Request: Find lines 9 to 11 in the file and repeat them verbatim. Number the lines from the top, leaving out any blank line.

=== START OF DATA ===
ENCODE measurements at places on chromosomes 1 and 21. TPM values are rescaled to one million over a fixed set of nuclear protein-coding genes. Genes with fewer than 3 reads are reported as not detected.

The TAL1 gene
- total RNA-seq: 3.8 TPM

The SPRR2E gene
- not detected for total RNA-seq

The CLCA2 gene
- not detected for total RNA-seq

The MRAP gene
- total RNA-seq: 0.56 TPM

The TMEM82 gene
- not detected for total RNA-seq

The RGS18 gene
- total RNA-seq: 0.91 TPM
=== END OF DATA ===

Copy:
- total RNA-seq: 0.56 TPM

The TMEM82 gene
- not detected for total RNA-seq